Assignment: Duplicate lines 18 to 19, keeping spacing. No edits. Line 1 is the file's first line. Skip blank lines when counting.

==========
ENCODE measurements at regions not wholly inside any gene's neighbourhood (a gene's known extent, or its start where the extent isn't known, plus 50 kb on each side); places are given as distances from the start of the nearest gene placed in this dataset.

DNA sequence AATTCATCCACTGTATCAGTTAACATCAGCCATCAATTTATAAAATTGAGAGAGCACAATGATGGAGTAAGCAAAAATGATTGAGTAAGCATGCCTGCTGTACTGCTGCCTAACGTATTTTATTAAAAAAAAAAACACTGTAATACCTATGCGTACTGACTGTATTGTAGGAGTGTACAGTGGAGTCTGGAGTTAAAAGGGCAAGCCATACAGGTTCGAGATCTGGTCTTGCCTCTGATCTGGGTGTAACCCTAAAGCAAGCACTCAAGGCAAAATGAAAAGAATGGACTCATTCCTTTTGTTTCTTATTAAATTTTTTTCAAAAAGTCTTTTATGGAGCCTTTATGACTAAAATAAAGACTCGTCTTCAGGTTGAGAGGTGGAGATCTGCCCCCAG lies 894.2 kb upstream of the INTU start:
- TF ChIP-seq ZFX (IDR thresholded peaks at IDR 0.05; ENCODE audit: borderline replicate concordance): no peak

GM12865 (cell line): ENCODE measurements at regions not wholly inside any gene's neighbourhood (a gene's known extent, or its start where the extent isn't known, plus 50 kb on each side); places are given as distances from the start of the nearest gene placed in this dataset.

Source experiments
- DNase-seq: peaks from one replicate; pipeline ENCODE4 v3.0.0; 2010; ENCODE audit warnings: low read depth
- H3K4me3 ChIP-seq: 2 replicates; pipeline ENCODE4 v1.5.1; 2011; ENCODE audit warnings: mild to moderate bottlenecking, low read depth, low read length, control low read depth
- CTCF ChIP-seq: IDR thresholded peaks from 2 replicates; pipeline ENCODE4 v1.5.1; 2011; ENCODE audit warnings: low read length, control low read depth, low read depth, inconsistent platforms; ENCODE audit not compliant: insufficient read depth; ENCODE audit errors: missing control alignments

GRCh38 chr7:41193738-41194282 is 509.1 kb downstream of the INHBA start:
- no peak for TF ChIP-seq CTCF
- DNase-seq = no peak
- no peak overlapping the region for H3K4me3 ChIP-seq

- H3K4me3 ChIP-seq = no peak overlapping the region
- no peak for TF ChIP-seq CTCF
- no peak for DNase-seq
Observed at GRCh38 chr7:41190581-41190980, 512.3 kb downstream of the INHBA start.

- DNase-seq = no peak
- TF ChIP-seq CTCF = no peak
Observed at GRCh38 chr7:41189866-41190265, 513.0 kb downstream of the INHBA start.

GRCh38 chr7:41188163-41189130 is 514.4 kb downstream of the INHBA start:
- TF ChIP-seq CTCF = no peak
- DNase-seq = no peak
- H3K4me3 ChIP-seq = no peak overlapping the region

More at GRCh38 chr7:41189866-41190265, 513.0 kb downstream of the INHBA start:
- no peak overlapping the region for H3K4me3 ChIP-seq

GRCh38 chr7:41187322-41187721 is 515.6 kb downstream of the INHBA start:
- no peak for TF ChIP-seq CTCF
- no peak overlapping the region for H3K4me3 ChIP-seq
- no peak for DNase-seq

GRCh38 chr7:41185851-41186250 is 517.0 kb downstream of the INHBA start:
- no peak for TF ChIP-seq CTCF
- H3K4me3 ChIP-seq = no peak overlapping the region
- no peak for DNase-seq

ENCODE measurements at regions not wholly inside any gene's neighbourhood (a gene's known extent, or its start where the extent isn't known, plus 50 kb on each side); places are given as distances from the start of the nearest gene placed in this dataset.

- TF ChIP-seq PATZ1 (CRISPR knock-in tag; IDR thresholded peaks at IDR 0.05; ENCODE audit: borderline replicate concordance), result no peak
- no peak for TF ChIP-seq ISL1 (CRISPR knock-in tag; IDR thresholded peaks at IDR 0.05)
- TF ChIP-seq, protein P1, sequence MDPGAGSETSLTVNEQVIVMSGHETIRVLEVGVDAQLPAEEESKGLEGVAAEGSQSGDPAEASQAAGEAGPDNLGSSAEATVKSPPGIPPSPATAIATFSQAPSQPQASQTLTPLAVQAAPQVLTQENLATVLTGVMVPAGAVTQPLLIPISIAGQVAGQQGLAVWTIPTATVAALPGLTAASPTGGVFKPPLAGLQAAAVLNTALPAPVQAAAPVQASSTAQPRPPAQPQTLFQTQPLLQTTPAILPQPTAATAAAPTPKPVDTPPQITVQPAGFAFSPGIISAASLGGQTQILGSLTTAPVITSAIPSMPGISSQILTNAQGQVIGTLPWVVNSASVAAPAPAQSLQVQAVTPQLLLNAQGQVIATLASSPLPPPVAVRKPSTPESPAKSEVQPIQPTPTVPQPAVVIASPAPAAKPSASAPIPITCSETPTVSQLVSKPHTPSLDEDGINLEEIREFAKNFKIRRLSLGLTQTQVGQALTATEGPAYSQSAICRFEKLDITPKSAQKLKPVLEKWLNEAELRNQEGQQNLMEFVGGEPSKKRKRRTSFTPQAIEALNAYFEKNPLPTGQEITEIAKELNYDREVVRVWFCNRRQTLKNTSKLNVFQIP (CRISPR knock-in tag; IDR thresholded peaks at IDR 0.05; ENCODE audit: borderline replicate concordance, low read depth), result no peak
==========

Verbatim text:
- TF ChIP-seq CTCF = no peak
Observed at GRCh38 chr7:41189866-41190265, 513.0 kb downstream of the INHBA start.